• Property offences – B&E, Fraud, Commercial Theft, Theft

While I’m no champion for Vic Toews, I hesitate to criticize the man for trying to protect the Canadian public from high level drug traffickers who deal death and despair on the streets of every urban center in our Country.

After all, wasn’t that his sworn duty as Canadian Public Safety Minister?

Whatever happened to common sense in this Country?

Whatever happened to the idea that you must respect the law when you enter a foreign Country or suffer the consequences?

Whatever happened to the concept of crime and punishment?

I have absolutely no sympathy for anyone who tries to make a profit by participating in a criminal enterprise that destroys lives and contributes to the victimization of so many people in our society.

It’s to bad the Federal Court doesn’t see it that way.

I’m sorry, do the crime, do the time, and serve it wherever you get caught.

It’s not like these offenders didn’t know the risk.

I find it funny that so many sit in judgement of Vic Toews when he has yet to make one decision in his role as Court of Queen’s Bench Judge.  Yet they somehow feel justified to put him in a box and suggest it is he who has a, “closed mind.”  Seems like a contradiction of sorts.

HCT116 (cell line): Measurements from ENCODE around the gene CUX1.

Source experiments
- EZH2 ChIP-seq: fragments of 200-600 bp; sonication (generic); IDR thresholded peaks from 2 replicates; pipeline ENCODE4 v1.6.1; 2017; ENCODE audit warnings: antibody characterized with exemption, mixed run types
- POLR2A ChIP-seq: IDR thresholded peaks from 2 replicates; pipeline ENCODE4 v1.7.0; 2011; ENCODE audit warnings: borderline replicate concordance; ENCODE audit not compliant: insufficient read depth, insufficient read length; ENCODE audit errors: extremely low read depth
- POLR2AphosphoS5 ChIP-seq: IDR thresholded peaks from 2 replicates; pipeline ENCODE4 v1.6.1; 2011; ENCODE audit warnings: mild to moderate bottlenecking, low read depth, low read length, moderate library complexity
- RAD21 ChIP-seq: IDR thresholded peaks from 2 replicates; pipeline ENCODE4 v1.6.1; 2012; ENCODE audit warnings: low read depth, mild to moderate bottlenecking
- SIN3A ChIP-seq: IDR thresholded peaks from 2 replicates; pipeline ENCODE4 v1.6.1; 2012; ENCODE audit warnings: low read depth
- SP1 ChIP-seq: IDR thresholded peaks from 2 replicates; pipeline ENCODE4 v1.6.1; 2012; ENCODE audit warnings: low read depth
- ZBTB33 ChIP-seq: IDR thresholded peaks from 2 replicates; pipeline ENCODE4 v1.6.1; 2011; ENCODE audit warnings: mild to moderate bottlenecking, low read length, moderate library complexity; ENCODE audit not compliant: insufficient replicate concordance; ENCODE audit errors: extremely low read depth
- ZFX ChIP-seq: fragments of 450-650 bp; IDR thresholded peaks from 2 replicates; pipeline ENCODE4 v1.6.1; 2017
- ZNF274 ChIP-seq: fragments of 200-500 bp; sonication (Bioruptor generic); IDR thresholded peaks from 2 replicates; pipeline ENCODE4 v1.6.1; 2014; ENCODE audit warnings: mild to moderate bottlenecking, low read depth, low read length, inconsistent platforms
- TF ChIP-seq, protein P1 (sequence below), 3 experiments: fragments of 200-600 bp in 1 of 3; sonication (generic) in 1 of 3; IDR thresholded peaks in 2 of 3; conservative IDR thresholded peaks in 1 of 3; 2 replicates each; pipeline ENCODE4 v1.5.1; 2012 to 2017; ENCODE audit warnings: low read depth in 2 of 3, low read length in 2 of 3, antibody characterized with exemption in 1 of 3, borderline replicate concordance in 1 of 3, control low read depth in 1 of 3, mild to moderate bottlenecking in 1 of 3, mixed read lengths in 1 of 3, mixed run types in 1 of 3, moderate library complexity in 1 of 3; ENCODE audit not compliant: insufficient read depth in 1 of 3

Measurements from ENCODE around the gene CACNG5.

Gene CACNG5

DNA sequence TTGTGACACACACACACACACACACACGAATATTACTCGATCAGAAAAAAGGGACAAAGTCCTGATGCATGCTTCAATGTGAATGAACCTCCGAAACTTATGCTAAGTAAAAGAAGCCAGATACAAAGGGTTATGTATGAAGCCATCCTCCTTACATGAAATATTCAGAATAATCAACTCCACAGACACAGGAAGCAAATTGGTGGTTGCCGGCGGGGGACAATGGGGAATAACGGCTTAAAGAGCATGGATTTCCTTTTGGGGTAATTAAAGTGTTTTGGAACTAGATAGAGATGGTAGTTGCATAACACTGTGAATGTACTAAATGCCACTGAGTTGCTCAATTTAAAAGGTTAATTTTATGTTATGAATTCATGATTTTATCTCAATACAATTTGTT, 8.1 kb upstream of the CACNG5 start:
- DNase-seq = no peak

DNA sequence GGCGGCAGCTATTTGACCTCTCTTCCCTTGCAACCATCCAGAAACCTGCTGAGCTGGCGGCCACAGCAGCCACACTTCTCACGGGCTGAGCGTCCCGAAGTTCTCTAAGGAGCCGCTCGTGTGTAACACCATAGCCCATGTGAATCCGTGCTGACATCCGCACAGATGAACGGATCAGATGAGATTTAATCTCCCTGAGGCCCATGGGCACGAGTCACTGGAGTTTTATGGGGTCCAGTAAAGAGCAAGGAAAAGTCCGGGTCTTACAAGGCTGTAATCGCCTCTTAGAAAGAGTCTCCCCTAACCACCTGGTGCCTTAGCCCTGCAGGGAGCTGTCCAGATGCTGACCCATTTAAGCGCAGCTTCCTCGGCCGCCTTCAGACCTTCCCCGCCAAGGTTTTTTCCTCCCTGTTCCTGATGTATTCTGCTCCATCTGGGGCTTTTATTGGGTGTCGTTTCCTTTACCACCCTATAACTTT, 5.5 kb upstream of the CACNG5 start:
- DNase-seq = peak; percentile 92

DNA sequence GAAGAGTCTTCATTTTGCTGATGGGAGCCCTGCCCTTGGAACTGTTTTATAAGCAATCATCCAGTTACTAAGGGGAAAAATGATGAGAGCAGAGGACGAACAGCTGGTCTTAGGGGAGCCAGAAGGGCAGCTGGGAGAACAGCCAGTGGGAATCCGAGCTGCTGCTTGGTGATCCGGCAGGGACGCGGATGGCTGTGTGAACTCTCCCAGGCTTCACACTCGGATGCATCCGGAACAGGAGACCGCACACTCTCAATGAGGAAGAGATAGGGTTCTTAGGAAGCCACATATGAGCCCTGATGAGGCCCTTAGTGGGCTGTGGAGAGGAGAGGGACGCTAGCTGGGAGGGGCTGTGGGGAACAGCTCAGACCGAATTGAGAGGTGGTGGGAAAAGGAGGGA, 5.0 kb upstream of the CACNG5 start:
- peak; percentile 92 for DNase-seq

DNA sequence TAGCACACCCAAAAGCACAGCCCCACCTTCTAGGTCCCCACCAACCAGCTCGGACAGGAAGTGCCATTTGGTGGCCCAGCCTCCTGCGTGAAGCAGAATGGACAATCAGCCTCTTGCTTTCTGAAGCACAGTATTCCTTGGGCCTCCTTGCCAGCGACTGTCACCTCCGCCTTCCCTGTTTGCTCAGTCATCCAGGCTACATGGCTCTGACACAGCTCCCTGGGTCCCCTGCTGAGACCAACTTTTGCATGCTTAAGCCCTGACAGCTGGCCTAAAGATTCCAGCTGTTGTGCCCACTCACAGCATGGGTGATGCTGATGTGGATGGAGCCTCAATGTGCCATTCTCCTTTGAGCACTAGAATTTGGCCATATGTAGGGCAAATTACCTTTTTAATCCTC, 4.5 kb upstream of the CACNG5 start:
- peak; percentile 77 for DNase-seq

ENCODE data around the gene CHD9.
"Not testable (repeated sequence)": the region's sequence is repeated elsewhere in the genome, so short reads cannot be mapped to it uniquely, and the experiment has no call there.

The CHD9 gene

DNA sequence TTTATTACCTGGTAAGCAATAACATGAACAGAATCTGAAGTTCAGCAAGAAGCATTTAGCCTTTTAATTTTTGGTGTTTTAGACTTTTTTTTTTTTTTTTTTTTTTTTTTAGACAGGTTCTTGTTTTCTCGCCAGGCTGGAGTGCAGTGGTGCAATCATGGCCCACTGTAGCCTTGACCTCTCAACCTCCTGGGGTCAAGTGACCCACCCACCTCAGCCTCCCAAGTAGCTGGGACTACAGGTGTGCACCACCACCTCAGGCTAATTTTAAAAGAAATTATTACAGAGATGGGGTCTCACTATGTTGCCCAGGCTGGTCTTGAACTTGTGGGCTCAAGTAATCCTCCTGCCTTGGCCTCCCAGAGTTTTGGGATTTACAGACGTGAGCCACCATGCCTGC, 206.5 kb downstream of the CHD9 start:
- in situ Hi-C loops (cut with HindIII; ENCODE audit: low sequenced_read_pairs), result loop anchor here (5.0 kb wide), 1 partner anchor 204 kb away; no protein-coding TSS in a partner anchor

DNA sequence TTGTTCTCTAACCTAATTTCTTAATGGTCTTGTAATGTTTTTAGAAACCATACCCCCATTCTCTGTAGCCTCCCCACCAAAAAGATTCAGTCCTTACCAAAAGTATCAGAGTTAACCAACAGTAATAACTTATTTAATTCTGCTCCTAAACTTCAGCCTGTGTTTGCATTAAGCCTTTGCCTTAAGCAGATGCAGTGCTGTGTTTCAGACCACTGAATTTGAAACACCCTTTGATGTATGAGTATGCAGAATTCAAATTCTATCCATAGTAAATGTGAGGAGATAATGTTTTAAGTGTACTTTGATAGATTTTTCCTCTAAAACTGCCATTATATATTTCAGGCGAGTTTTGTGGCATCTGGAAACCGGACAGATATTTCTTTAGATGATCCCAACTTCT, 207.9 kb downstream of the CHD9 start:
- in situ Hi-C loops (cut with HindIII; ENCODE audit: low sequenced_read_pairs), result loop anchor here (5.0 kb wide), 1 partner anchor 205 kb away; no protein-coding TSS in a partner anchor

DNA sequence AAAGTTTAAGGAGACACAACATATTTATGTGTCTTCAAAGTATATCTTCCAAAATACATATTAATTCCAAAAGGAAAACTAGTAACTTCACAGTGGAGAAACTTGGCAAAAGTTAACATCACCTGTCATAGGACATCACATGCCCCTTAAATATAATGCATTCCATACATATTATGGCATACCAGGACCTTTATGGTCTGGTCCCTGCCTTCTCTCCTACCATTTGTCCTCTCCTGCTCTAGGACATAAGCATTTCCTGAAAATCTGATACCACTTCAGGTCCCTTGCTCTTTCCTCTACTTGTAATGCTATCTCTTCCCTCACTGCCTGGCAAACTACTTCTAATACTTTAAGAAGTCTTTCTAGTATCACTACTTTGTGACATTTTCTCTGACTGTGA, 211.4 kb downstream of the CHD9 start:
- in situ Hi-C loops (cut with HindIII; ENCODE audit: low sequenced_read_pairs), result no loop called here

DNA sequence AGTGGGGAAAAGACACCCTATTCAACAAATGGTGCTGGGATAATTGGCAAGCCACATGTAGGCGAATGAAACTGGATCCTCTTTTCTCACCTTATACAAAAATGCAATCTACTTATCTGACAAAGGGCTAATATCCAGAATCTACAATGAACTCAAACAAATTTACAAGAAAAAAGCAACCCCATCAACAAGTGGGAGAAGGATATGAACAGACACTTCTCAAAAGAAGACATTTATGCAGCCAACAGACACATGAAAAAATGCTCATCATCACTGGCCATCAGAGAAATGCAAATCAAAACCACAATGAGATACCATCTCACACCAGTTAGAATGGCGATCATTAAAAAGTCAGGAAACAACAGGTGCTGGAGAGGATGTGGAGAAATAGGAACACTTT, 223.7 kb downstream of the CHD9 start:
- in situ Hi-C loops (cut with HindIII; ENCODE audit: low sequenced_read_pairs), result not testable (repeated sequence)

I truly have no idea what kind of Judge Vic Toews will make.  I hope he’ll approach every case with an open mind and presume the innocence of every offender until such time as they’re proven guilty.

Once convicted, that’s a different story.

It’s my hope Toews will depart from the soft justice approach that’s become so prevalent on the bench and flip the scales so that victim’s rights are put on the forefront once again.

Let’s try to keep an open mind.


Winnipeg Free Press – Mary Agnew Welch “A Closed Mind on the Bench”


  1. James G Jewell

    You sir, are a cunning wordsmith.

    Any chance you would take a job writing for The Police Insider…

    Doesn’t pay anything but you get to defend people that have no voice in the criminal Justice system.

    And that’s, well, priceless!

    Thank you for commenting.

  2. Tom Anderson

    Bang on here James. Until you pointed it out I missed the “Takes one to know one” component in these ‘closed mind’ allllegations. It went over my head because I got locked in on the the pitful line of reasoning used. Ms. Welsh wants us to believe the appointment was a bad one because several Federal Court judges said he was a bad man for skirting the charter to keep drug dealers in foreign jails longer. WELL, couple of things wrong with that: First of all, in a parliamentary democracy, the people own and fund the criminal justice system. In the pecking order, their duly elected Public Safety Minister comes first and their un-elected, un-accountable stale old “Boomer” judges come – not first. Second and most important, when it comes to winning hearts and minds, outside the realm of law and political science, can the utterances of Federal Court judges, bent on repatriating drug dealers and letting them go, really sway anyones’ thoughts on the appointment of a guy found guilty of trying to do otherwise. That’s why I didn’t notice the obvious and I’m glad you did, because you are so right!

  3. I agree. Courts are too soft.